|March 8, 2006
|Drug Addiction and Alcoholic Treatment and Rehabilitation Programs
|All Regional Administrators
Food and Nutrition Service
Recently questions have been raised regarding Food Stamp Program (FSP) authorization and reauthorization policy for drug and/or alcohol (DAA) treatment centers and rehabilitation programs. These questions pertained to whether residents of faith-based and community DAA recovery programs in several states were being denied the ability to participate in the FSP because of some confusion over whether state licensing is required for such participation. Such licensing is not required, and this memorandum serves as guidance to clarify that policy while the Food and Nutrition Service (FNS) proposes an amendment to the current regulations. The specific statutory and regulatory language that this memorandum will address includes:
|Section 3(f) of the Food Stamp Act of 1977 (7 USC 2012) CO 1: Defines drug addiction or alcoholic treatment and rehabilitation programs as any such program conducted by a private non-profit organization or institution, or a publicly operated community mental health center, under part B of title XIX of the Public Health Service Act (42 USC 300x et seq.) to provide treatment that can lead to the rehabilitation of drug addicts or alcoholics.
|7 CFR 271.2: The term "Under part B of title XIX of the Public Health Service Act" is further defined as meeting the criteria which would make a program eligible to receive funds even if it does not actually receive funding under part B of title XIX.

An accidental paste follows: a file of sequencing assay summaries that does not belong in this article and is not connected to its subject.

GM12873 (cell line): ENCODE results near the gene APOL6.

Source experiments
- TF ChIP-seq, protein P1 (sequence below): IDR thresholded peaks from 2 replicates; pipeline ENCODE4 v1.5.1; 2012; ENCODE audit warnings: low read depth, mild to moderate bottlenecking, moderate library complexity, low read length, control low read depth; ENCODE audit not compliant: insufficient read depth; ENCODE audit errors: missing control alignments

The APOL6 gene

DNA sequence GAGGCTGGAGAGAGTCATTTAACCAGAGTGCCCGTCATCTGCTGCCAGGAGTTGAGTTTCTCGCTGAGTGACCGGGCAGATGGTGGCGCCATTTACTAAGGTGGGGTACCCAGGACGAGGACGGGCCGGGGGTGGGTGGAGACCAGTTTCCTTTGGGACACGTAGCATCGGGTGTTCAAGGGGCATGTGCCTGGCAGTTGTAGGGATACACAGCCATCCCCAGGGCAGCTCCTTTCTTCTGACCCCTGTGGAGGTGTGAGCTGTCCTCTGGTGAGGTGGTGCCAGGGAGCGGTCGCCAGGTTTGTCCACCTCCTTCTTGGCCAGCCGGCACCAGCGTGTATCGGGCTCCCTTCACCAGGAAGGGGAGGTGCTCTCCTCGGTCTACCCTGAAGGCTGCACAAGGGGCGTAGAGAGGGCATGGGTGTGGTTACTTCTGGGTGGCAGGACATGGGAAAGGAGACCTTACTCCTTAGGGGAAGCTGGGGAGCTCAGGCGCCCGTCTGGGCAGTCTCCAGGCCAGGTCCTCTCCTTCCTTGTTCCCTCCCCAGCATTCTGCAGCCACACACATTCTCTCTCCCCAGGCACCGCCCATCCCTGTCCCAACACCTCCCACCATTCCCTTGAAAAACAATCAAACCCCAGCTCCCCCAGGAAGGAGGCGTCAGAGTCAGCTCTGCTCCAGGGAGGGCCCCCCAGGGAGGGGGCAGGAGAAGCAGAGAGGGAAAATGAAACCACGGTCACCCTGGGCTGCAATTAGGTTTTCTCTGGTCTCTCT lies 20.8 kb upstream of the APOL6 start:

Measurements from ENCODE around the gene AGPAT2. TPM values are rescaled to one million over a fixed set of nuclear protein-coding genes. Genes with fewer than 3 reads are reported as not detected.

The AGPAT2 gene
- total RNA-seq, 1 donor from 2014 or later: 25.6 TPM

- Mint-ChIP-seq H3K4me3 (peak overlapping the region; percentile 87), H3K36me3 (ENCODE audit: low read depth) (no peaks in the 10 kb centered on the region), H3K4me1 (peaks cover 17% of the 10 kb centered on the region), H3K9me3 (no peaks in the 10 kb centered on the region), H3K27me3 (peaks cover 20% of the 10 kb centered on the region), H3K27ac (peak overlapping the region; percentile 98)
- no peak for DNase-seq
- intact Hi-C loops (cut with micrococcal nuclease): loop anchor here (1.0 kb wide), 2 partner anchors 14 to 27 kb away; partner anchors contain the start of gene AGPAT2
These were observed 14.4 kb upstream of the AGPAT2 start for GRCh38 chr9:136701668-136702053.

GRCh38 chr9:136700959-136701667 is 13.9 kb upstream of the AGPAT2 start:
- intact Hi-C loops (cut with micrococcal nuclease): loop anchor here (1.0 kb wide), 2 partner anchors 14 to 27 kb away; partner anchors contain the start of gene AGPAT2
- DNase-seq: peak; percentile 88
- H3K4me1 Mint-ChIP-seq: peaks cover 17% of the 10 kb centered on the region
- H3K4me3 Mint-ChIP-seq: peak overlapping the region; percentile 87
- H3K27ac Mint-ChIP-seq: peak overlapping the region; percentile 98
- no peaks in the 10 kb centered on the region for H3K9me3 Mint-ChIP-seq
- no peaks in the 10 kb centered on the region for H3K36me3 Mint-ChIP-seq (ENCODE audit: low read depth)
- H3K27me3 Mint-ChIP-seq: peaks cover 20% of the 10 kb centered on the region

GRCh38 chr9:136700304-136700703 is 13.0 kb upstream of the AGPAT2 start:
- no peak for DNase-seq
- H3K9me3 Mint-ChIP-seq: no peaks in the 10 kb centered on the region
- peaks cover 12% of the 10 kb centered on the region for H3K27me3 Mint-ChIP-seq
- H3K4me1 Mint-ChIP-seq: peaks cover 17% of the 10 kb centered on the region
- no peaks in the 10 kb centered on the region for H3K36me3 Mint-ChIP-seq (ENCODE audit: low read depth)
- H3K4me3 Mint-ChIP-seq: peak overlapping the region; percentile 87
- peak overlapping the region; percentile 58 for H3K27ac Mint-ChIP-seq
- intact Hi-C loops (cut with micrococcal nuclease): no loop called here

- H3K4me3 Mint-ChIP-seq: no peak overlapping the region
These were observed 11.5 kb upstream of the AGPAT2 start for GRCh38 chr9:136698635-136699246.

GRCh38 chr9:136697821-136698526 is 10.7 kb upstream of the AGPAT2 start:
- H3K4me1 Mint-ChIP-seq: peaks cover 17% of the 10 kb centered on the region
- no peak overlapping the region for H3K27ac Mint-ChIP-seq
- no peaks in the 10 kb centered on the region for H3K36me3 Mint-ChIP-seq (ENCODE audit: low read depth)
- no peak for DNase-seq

In order for the residents of a DAA center to be certified to receive food stamps under 7 CFR 273. 1(b )(7)(vi)(B), the DAA must provide evidence that it is:
- (a) Tax exempt; and,
(b) Certified by the state agency responsible for the treatment and rehabilitation of drug addicts or alcoholics (the state Title XIX Agency) as:
- Receiving funding under part B of title XIX; or
- Eligible to receive funding under part B of title XIX even if no funds are being received; or
- Operating to further the purposes of part B of title XIX, to provide treatment and rehabilitation of drug addicts and/or alcoholics.
- Authorized as a retailer by the FNS.
The state food stamp agency must clearly communicate the above requirements to any DAA center making application on behalf of its residents. The state food stamp agency must make it clear that the residents may be eligible if the DAA center meets any of the FSP standards for certification listed above.
The state food stamp agency must verify that the DAA center meets the above requirements before it determines any residents of the DAA center eligible for food stamps. DAA centers may provide verification of this status to the state food stamp agency as follows:
- By way of a copy of a letter, license or other certification issued by the state Title XIX agency that shows that the DAA center meets the FSP standards for certification listed above. It should also be noted that such "certification" need not rise to the level of state licensure.